I like the beginning roads into Union City, TN with its rural variety.  From Union City to Martin is comfortable and scenic, and running through Martin, a college town, is pleasing…as is Martin to Dresden.  Dresden is a picturesque town with its puzzle-like route through it.  It has improved with the farmer’s market aid station on the way out of town. 

Dresden to Gleason is one of my favorite stretches.  I’m usually there in the dark and have a frog concert entertaining me as I run through the low, wet areas.  The night sky is usually ripe for a UFO, but I’ve been out of luck so far.  But, Gleason has one of the best (if not the best) aid station set up at the fire station.  They do everything to please the runner and make it a memorable stop.

Gleason to McKenzie is so-so, just a vanilla stretch to get to the next town.  That sets up the open range going into Huntington.  Divided highway, SR 22, no shade, rolling hills, nothing to write home about.  Huntington is the reward at the end of the rainbow.  Places to eat, places to stop and take a short rest, a place to get mentally ready to head for the I-40.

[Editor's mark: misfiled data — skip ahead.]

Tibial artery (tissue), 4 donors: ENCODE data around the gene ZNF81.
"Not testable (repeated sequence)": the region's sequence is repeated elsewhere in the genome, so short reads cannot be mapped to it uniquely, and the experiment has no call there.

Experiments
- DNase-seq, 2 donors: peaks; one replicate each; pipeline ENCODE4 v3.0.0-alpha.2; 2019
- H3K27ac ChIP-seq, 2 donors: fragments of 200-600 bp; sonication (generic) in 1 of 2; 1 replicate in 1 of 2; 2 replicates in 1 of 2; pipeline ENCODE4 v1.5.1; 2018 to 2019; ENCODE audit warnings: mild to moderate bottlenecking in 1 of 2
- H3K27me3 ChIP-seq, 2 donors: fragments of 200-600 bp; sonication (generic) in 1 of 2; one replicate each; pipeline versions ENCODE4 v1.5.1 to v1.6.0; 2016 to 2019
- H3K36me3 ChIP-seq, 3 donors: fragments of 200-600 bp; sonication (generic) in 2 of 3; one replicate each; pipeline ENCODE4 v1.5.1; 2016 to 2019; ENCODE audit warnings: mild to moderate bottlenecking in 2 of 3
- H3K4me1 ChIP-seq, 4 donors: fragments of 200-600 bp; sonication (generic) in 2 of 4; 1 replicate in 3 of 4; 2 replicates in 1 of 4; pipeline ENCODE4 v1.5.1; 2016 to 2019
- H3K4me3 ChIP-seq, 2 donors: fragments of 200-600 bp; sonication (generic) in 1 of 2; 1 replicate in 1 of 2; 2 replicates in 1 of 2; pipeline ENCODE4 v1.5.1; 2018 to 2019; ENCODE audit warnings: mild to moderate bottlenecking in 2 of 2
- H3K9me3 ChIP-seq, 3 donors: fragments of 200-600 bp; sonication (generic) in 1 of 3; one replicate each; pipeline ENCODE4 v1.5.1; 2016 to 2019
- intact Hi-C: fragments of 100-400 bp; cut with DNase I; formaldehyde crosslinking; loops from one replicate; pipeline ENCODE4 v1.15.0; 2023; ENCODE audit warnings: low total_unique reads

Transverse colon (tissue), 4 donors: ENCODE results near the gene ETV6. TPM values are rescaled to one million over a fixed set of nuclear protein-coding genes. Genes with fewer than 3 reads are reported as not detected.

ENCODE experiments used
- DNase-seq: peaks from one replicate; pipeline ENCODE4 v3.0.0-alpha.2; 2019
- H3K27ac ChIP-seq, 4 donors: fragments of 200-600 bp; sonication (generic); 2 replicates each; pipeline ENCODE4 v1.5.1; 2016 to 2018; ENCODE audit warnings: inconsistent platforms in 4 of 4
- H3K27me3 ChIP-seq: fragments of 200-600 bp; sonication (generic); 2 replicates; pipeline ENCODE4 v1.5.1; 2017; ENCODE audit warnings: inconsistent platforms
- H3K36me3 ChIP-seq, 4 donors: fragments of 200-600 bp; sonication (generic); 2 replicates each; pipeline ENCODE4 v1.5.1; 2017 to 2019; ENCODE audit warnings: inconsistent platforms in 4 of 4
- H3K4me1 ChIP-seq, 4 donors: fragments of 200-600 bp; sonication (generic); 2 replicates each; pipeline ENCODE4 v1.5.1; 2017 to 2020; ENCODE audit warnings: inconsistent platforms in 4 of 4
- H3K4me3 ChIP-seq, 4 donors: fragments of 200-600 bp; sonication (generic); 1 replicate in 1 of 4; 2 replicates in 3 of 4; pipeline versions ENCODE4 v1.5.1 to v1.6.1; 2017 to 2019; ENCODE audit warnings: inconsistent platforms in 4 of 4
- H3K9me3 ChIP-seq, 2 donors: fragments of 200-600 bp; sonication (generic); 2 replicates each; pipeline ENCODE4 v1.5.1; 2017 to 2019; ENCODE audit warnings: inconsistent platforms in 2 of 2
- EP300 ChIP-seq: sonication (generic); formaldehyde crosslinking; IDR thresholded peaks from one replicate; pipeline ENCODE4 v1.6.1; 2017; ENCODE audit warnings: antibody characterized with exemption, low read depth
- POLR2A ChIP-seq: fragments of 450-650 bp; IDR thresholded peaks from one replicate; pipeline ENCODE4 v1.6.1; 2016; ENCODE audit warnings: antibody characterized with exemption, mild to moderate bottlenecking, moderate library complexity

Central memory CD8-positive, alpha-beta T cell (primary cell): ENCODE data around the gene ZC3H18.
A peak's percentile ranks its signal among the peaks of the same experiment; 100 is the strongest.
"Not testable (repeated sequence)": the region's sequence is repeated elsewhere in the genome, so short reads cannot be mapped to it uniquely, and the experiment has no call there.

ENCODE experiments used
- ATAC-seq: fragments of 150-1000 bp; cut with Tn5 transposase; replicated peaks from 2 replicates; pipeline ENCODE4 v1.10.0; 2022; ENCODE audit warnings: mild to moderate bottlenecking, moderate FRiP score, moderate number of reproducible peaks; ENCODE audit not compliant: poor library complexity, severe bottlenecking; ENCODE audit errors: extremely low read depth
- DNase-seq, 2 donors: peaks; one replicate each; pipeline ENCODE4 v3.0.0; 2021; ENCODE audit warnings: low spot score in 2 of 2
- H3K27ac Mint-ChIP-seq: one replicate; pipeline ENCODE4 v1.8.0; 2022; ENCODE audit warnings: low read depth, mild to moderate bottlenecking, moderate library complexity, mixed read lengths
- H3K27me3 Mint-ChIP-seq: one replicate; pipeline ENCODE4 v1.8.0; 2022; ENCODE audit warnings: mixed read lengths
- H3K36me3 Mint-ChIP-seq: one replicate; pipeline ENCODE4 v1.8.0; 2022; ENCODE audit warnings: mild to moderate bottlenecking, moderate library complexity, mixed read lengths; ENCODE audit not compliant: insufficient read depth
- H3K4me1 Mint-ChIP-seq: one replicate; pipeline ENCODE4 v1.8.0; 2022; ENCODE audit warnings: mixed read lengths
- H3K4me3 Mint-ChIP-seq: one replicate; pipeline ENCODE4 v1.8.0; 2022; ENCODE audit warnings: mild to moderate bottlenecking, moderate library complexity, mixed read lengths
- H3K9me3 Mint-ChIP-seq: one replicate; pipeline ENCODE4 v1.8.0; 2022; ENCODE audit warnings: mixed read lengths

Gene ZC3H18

I’m always glad to get that part of SR 22 done and arrive in Clarksburg even though it seems like I can never gain on that freakin’ tower as I approach the small town.  A store for refreshment and then on the way to Parker’s Crossroads.  That means McDonald’s and a place to cool-off.  Crossing I-40 puts footsteps on the way to Lexington for the big left turn.  I find this part deceptive as to when I’m approaching the town.  That seemingly endless sidewalk eventually gets this tired runner into town.  I have slept here at times when going through at night.  Atop a staircase behind a building makes a good hide-a-way for a snooze, and there’s a store close by.